…the Hurricane of 1938 slammed into southern New England. 

No Tweets, no IM, no text messages. To reach fellow students with news about a devastating hurricane, the Connecticut Campus (it wouldn’t add Daily to its name until 1954) put out a special edition on September 22.

Printing presses were not operating, so the editors used a hand-cranked mimeograph machine to publish the news.  The 1938 hurricane was a surprise. There wasn’t a week of watching and waiting as the storm neared by Connecticut shoreline as we had with Hurricane/Tropical Storm Irene in 2011.

A survey of the damage conducted in the days following the hurricane by two forestry students would find 1,762 trees were either snapped off or uprooted on the campus grounds. Sherman P. Hollister, superintendent of grounds, told the Campus it might take one hundred years for the campus to regain its former beauty.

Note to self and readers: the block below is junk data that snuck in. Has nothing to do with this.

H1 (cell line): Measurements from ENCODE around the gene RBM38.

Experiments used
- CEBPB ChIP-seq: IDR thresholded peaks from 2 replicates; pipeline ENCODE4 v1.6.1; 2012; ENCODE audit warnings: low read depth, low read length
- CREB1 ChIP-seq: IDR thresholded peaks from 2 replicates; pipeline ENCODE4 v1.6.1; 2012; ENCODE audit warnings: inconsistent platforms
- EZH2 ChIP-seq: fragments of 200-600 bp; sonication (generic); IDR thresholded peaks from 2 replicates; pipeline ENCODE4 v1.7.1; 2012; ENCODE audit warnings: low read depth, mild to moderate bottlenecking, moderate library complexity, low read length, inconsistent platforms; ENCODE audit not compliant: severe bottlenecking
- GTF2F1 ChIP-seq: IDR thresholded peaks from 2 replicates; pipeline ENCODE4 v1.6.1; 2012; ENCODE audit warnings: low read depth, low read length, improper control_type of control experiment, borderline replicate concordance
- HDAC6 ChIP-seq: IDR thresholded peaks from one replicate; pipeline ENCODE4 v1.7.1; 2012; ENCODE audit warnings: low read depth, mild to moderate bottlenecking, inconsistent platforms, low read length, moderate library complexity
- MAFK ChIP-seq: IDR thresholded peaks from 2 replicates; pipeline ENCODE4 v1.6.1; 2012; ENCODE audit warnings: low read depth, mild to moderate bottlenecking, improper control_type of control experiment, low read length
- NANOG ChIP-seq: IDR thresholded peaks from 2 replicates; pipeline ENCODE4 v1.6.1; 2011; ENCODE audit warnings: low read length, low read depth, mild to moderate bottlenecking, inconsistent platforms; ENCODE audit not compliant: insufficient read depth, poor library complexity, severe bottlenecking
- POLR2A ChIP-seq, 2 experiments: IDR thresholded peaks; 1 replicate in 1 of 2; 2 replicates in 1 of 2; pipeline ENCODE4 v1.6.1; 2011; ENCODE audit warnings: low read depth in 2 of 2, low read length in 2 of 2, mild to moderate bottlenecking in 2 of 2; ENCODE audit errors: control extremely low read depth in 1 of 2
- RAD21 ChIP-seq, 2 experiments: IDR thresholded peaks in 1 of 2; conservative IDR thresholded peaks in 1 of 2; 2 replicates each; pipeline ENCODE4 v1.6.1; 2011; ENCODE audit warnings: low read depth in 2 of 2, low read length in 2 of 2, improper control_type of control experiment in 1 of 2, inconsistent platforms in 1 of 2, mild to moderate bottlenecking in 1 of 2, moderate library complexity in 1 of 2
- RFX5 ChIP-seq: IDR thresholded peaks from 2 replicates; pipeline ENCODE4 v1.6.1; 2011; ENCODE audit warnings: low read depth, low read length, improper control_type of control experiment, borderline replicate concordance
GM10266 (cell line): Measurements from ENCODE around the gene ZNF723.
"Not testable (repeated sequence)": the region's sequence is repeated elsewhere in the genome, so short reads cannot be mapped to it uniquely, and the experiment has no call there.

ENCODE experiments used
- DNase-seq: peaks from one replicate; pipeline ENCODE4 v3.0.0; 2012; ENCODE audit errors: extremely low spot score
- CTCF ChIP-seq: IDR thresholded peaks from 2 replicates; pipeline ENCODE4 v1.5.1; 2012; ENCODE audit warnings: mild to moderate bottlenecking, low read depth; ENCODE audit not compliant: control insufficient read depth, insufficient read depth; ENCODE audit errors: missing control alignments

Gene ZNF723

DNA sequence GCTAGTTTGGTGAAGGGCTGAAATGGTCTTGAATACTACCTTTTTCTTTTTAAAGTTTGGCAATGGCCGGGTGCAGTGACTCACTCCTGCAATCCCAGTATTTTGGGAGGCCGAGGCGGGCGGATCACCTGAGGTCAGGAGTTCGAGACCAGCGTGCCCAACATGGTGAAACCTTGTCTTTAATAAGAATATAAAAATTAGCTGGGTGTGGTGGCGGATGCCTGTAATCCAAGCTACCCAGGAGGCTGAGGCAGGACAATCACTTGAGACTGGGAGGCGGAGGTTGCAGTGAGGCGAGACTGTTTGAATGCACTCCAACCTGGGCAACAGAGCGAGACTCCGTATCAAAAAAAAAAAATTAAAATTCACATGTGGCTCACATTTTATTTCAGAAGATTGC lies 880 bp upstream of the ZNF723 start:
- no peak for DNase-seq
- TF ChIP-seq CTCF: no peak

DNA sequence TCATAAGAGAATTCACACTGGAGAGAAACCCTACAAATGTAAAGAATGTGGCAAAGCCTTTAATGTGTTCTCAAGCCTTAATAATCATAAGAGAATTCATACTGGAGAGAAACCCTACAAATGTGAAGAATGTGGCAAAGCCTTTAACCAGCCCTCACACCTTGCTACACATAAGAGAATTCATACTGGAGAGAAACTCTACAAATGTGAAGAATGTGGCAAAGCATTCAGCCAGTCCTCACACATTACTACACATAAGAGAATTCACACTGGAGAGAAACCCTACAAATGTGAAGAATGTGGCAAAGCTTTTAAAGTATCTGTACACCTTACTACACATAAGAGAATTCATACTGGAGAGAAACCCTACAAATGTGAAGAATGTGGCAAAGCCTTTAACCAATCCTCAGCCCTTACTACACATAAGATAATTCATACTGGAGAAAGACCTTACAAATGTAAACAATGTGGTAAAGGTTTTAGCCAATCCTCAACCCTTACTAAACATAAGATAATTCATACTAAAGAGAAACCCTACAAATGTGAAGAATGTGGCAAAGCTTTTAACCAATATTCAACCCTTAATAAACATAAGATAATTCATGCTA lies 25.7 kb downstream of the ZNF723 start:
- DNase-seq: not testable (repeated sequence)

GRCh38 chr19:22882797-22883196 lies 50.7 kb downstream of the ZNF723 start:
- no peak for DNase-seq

On page 65 of the 1939 Nutmeg Yearbook, a sixteen-photograph montage shows some of the damage on campus. The only caption reads: Windy Wednesday.

 Decades later, Provost Albert Waugh, a faculty member in 1938, wrote in his diary:

 “How the wind blew! How the rains fell! And how the hug oaks were torn out by their roots or their great trunks broken in half! Thirty-five years later we have in our back yard a great swamp maple with a long spiraling scar once and a half around its truck where the tree was twisted like a corkscrew!”

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–Mark J. Roy, University Communications (retired)

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